With the NCAA Tournament just days away in Buffalo, Uber launched the #UberMadness campaign.
The campaign is urging Buffalonians to give lawmakers a push to bring ridesharing to the largest city in America without it.
"The fact that visitors and residents can't use Uber to get to the games is pure...madness," said Josh Mohrer, General Manager of Uber in the Tri-State area. "Buffalo is the largest city in the country without ridesharing and, as the city increasingly becomes a center for tech, food and other events, it's critical that Albany listen to residents and act to bring services like Uber to Upstate."
Users who open the Uber app while in Buffalo this weekend will get an email asking them to tweet using #UberMadness telling Albany that the City of Good Neighbors should have ridesharing services.
"If you're in Buffalo for the NCAA Tournament, the biggest surprise isn't going to be a 16 seed knocking off a 1," the ad says. "It's finding out you can't use Uber to get to the game. Or Uber to grab some wings to celebrate your team's win."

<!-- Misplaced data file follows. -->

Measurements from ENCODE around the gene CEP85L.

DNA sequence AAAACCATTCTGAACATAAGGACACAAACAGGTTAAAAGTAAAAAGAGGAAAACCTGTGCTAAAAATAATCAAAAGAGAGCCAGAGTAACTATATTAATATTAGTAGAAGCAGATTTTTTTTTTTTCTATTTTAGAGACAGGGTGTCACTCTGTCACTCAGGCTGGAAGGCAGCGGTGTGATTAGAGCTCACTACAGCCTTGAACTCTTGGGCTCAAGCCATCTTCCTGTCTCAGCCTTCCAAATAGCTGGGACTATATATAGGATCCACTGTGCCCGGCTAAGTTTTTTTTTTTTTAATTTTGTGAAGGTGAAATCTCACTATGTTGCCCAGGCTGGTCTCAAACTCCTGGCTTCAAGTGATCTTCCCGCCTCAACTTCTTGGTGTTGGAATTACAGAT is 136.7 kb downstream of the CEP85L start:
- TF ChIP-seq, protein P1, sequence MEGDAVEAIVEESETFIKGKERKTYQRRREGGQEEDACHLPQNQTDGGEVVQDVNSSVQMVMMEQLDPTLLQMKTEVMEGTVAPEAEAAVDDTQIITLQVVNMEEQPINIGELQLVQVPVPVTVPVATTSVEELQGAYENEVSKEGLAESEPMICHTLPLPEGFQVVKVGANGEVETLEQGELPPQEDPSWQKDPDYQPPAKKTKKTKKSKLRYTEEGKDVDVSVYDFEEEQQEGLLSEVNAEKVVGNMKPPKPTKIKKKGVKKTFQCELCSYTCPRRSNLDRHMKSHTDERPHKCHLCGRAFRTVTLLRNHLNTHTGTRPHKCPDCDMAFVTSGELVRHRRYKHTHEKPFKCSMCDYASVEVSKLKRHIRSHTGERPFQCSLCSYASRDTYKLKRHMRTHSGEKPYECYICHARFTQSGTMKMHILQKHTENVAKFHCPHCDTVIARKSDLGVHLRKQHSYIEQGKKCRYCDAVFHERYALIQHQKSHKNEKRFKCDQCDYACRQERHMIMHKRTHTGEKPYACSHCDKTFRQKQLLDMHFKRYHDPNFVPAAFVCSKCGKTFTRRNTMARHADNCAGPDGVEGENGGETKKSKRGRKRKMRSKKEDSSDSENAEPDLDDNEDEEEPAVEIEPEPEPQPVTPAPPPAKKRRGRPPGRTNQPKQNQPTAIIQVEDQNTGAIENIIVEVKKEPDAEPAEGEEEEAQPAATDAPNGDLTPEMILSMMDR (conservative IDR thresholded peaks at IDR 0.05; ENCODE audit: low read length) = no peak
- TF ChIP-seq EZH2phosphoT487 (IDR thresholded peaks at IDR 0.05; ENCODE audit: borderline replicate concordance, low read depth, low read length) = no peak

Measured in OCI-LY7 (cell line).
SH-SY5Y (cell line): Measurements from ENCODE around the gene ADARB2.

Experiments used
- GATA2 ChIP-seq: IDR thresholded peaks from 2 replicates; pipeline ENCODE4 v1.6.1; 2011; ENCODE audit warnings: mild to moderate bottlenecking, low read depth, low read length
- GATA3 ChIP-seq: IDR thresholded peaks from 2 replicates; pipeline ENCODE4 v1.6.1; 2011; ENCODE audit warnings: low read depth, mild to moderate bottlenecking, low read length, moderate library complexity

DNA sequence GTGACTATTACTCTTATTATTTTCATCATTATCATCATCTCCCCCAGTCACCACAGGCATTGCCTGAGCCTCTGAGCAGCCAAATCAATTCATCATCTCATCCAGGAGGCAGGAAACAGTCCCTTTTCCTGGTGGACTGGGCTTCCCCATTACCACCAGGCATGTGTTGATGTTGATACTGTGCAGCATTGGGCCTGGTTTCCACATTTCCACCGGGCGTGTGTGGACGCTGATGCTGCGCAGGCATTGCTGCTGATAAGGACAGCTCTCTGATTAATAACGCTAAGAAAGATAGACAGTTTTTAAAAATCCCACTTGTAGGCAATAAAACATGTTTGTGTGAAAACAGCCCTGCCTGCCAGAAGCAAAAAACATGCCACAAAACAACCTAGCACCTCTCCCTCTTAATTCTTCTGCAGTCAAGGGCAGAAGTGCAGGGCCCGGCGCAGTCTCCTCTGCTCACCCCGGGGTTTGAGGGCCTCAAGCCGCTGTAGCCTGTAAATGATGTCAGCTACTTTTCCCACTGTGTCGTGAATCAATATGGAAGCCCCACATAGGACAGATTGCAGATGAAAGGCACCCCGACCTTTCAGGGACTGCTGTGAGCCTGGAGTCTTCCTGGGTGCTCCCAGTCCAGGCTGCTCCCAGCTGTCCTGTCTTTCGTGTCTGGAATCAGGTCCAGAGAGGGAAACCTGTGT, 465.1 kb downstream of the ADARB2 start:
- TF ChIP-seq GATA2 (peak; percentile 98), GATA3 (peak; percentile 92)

Uber's ad continues by pushing against special interests and advocates for the "consistent and overwhelming demand from New Yorkers."
"So, while players can't travel on the court, fans are going to find it pretty hard to travel off it. Let's tell Albany, the ball's in their court. Yes to Uber. No to special interests."
But the Upstate Transportation Association (UTA) says New Yorkers should not be asking themselves why it's taking so long for any action to be taken to bring Uber upstate.
"Let's stop speculating about how Uber will fare in the state budget and start asking why it's taking so long for New York officials to investigate the Greyball program, which Uber used for years to determine law enforcement and operate illegally," said John Tomassi, president of the UTA.
But ridesharing supporters are rallying the hashtag #NotAgain on Facebook and Twitter to send a message to Albany to not let another legislature session go without bringing ridesharing to New York State.
The reason upstate New York does not have ride-sharing is either corruption, incompetence, or both. #NotAgain
— Tom Stebbins (@ThomasStebbins) March 14, 2017
— The Pinewood Onions (@PinewoodOnions) March 14, 2017
— The Business Council (@BusinessNYS) March 13, 2017
— Dan Dambrowski (@DanDambrowski) March 14, 2017